Tuesday, August 29, 2006

John Moran

In the New York Times today There is an article about the composer / (choreographer) John Moran and his latest opera Zenith 5. Philip Glass said "I am convinced that there is no more important composer working today, than John Moran. His works have been so advanced as to be considered revolutionary." Moran is often see as a protégé of this composer.

Maybe I am showing my stupidity here, but I really haven't heard of John Moran until now. I went to Amazon to hear fragments from The Manson Family: An Opera, with Iggy Pop as the Prosecutor. He seems to work with taped and found sounds, as well as music instruments, which he then organizes into musical patterns. The result is a wild mix of styles, from chaotic traffic noises and birds to soft piano patterns underlayed with quiet noise.

I shall order this CD and check it out.

Sunday, August 27, 2006


Paris Hilton, on her new album release, Paris:

It's like so good it makes me cry.

Tuesday, August 15, 2006

Occam's Razor

Since I am thinking about "laws":

entia non sunt multiplicanda praeter necessitatem

translated as:

entities should not be multiplied beyond necessity.

This is Occam's Razor - here is the basic entry in Wikipedia as well:

Occam's razor (also spelled Ockham's razor) is a principle attributed to the 14th-century English logician and Franciscan friar William of Ockham. Originally a tenet of the reductionist philosophy of nominalism, it is more often taken today as a heuristic maxim that advises economy, parsimony, or simplicity in scientific theories. Occam's razor states that the explanation of any phenomenon should make as few assumptions as possible, eliminating, or "shaving off", those that make no difference in the observable predictions of the explanatory hypothesis or theory. The principle is often expressed in Latin as the lex parsimoniae (law of succinctness).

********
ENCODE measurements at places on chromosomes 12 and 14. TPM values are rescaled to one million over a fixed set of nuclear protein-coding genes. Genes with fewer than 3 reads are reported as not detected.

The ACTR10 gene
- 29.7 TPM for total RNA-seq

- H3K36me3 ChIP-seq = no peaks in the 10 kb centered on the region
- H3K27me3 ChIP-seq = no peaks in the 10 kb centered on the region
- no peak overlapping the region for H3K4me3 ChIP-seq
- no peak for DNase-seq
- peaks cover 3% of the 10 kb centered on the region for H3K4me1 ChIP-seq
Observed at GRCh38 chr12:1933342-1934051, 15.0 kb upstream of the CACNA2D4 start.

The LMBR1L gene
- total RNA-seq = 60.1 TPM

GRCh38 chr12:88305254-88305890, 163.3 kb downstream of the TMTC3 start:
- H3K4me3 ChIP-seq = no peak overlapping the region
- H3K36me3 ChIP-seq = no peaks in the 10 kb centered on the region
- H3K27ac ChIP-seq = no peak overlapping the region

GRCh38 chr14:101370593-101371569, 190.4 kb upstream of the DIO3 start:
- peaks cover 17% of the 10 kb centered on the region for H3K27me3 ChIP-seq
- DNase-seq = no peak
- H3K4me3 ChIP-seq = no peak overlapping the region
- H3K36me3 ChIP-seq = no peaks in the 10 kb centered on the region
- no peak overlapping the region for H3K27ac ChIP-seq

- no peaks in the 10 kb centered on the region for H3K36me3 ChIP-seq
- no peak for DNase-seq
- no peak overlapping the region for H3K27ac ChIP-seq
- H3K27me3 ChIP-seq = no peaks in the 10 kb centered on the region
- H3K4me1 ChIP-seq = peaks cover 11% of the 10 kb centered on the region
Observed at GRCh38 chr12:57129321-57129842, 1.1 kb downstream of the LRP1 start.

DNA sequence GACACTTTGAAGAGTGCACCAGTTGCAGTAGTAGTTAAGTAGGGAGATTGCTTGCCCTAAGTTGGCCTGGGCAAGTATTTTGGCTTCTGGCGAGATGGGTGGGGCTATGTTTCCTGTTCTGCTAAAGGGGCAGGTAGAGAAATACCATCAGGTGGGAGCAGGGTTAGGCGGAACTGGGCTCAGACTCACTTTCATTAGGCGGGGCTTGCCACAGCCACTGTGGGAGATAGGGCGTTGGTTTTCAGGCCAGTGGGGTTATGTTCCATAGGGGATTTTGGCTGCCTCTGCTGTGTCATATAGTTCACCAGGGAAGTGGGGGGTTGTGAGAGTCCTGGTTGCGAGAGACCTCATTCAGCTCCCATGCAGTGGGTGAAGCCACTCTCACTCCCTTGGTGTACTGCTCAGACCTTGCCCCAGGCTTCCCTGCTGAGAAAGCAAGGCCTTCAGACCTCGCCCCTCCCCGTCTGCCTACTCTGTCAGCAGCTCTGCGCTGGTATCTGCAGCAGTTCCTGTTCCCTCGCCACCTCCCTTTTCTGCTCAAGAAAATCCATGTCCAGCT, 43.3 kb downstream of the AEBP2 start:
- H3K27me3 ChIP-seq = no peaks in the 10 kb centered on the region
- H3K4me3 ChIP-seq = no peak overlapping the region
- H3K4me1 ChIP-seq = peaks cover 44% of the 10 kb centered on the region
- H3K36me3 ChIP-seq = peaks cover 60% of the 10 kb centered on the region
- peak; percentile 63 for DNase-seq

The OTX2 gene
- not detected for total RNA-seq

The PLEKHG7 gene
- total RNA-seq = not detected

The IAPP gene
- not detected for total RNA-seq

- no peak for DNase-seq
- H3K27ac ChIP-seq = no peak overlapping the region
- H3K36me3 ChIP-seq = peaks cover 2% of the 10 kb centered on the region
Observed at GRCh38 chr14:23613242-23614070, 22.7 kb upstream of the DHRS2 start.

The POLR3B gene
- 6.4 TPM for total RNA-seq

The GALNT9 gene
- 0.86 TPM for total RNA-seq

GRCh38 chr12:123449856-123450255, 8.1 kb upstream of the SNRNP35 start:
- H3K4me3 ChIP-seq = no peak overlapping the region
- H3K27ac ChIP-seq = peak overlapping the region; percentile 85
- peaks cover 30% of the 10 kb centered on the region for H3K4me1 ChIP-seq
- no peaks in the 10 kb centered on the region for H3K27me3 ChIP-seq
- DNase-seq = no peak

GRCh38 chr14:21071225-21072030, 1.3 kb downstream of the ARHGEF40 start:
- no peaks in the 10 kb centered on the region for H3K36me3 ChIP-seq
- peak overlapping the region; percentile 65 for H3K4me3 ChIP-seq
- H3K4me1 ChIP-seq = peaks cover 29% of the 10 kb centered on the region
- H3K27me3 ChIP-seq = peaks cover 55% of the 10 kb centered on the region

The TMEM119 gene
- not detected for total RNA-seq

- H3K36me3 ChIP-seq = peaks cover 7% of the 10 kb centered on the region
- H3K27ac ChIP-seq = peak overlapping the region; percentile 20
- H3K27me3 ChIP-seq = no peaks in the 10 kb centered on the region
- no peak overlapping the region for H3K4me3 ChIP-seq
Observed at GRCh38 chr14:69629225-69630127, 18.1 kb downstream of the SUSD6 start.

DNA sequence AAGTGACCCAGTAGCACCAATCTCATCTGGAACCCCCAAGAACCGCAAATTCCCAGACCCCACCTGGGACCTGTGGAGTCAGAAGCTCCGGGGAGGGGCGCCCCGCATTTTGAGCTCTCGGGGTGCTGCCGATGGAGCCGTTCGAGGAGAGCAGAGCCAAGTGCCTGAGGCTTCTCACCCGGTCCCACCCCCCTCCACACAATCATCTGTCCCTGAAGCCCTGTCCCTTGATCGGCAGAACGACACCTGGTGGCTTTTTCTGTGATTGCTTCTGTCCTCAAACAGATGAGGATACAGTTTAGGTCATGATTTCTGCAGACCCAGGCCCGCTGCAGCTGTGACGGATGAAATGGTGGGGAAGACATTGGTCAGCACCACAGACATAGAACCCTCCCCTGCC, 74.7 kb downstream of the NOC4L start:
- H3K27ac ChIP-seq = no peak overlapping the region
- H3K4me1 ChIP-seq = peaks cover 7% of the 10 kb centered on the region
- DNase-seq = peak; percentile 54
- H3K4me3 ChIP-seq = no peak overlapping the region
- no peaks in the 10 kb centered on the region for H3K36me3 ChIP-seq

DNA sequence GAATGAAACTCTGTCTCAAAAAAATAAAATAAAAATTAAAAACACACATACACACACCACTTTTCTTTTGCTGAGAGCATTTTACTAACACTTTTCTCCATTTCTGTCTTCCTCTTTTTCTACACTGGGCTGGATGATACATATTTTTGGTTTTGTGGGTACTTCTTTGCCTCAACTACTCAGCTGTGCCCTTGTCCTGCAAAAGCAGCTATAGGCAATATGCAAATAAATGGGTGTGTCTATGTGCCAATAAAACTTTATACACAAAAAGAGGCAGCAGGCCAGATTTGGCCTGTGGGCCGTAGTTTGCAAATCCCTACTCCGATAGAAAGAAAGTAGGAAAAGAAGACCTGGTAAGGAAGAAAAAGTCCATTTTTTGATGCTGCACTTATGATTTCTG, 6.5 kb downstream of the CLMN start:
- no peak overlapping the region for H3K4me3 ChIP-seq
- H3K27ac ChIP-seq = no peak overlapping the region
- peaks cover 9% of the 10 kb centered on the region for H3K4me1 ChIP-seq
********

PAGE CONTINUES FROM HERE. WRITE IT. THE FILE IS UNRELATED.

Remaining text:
Furthermore, when multiple competing theories have equal predictive powers, the principle recommends selecting those that introduce the fewest assumptions and postulate the fewest hypothetical entities. It is in this sense that Occam's razor is usually understood.

Monday, August 07, 2006

Matthew Effect

"For unto every one that hath shall be given, and he shall have abundance: but from him that hath not shall be taken away even that which he hath." (Matthew XXV:29, KJV).

I took this description from Wikipedia:

In sociology, Matthew effect was a term coined by Robert K. Merton to describe how, among other things, eminent scientists will often get more credit than a comparatively unknown researcher even if their work is similar; it also means that credit will usually be given to researchers that are already famous: for example, a prize will almost always be awarded to the most senior researcher involved in a project, even if all the work was done by a graduate student. An example is given by the story of the isolation of the antibiotics streptomycin by Albert Schatz in 1943, and the attribution of all the credit, including the award of the Nobel Prize in Physiology or Medicine in 1952, to his supervisor, Selman Waksman.